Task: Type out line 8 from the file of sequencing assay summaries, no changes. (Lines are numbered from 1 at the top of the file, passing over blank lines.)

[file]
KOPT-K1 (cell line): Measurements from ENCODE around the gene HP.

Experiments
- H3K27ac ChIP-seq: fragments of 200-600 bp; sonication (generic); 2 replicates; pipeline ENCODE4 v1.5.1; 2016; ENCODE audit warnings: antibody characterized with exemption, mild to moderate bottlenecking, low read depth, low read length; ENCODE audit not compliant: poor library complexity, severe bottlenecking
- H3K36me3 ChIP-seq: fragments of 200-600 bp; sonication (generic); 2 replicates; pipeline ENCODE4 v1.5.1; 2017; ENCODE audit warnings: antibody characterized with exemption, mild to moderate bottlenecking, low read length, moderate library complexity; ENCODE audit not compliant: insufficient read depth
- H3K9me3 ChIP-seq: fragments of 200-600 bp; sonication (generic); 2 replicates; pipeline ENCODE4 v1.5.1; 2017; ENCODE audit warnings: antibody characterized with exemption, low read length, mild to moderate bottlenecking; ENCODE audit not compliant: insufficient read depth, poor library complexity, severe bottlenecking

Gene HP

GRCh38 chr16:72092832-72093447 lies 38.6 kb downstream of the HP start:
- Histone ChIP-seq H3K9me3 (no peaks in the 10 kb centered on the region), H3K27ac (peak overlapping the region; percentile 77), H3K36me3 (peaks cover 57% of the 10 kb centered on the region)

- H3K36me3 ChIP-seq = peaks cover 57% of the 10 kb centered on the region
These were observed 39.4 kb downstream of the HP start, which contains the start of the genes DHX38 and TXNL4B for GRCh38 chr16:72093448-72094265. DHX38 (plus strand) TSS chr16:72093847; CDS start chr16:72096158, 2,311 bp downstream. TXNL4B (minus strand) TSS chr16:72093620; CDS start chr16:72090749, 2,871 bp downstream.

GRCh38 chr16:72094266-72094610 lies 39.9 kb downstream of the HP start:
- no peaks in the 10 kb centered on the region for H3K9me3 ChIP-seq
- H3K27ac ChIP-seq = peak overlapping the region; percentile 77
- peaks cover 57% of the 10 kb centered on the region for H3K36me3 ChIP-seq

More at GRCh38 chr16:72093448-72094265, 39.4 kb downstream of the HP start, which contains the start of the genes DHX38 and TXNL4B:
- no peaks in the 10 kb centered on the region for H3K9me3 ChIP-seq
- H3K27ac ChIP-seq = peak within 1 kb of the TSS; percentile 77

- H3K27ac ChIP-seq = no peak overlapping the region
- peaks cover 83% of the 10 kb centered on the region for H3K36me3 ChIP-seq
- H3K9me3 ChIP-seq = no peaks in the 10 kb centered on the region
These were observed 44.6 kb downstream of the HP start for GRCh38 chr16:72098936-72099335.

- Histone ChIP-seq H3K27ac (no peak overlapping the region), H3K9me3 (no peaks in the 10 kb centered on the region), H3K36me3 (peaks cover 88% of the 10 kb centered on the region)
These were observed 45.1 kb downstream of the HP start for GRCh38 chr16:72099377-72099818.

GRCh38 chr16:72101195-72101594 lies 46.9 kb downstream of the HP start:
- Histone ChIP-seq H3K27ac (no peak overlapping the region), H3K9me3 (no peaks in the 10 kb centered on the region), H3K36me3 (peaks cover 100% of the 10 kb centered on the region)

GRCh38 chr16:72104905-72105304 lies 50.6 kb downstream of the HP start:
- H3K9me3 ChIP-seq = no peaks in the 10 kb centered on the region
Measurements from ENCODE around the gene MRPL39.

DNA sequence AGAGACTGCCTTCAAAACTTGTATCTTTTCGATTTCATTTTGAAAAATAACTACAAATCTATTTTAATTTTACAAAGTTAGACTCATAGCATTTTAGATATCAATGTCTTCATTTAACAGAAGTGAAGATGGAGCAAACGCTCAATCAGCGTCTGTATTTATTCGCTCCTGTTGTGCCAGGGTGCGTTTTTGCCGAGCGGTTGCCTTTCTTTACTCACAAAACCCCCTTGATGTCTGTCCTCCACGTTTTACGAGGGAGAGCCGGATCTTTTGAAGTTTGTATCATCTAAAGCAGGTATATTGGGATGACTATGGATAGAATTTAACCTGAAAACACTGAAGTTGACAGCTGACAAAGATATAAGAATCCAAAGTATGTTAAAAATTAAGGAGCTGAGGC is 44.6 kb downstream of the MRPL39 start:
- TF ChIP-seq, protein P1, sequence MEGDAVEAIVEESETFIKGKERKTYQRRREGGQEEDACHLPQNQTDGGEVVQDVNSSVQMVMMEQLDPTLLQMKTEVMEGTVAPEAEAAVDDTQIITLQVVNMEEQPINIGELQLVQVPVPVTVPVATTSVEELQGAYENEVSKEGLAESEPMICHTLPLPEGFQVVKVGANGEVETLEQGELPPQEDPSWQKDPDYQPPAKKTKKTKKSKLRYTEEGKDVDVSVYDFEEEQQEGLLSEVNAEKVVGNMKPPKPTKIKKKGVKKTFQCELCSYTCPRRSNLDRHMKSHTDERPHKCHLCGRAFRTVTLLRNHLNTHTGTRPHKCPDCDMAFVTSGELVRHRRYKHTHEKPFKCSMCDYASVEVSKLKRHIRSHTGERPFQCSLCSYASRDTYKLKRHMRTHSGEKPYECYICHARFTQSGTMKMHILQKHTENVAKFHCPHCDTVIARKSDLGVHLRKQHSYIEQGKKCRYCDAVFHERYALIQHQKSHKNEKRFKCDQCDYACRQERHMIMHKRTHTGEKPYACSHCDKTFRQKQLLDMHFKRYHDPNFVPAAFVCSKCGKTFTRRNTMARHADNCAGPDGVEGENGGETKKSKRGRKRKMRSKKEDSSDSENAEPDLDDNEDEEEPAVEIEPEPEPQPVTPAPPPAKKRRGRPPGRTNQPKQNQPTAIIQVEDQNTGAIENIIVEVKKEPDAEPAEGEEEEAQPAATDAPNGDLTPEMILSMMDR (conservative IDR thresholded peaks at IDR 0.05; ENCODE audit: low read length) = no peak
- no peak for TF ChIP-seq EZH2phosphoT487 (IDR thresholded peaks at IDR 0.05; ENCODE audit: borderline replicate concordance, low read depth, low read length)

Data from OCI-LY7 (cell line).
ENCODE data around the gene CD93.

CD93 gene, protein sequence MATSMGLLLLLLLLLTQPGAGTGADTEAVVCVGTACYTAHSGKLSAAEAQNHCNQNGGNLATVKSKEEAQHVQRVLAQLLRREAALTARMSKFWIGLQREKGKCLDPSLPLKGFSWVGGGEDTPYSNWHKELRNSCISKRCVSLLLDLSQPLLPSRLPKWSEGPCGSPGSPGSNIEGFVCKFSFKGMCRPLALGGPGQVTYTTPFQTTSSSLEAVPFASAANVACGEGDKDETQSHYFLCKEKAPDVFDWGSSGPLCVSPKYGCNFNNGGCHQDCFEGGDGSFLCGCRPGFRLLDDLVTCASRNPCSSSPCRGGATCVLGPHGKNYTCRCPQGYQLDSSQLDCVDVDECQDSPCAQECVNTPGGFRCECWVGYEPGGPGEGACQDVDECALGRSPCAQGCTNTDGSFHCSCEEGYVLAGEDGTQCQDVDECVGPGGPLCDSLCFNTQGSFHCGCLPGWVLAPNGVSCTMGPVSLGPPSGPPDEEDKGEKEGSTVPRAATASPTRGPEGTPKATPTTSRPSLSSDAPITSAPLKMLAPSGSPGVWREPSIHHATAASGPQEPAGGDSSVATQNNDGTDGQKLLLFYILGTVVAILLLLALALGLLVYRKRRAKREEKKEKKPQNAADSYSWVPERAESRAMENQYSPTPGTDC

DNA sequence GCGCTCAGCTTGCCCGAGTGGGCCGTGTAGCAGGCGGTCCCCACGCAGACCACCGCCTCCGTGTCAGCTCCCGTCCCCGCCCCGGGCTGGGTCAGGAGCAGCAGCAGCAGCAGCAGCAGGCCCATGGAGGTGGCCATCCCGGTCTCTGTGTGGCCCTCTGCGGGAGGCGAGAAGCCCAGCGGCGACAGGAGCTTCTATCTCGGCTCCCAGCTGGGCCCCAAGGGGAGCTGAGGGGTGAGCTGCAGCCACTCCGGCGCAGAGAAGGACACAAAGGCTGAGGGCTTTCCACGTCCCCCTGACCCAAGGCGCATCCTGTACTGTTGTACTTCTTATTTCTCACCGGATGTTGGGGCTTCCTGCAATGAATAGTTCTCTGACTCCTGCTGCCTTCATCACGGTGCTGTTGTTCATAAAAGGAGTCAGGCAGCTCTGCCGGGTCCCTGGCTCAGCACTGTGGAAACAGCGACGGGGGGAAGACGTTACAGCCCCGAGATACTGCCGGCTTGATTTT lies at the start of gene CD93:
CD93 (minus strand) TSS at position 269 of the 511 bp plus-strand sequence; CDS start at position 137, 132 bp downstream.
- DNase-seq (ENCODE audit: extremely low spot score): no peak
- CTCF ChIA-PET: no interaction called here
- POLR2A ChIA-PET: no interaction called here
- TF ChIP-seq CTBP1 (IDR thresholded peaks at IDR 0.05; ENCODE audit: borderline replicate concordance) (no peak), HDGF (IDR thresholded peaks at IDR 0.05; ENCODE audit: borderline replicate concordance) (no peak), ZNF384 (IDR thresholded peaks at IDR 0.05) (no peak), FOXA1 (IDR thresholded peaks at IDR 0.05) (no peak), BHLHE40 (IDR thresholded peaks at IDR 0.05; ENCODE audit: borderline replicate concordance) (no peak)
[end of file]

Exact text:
- Histone ChIP-seq H3K9me3 (no peaks in the 10 kb centered on the region), H3K27ac (peak overlapping the region; percentile 77), H3K36me3 (peaks cover 57% of the 10 kb centered on the region)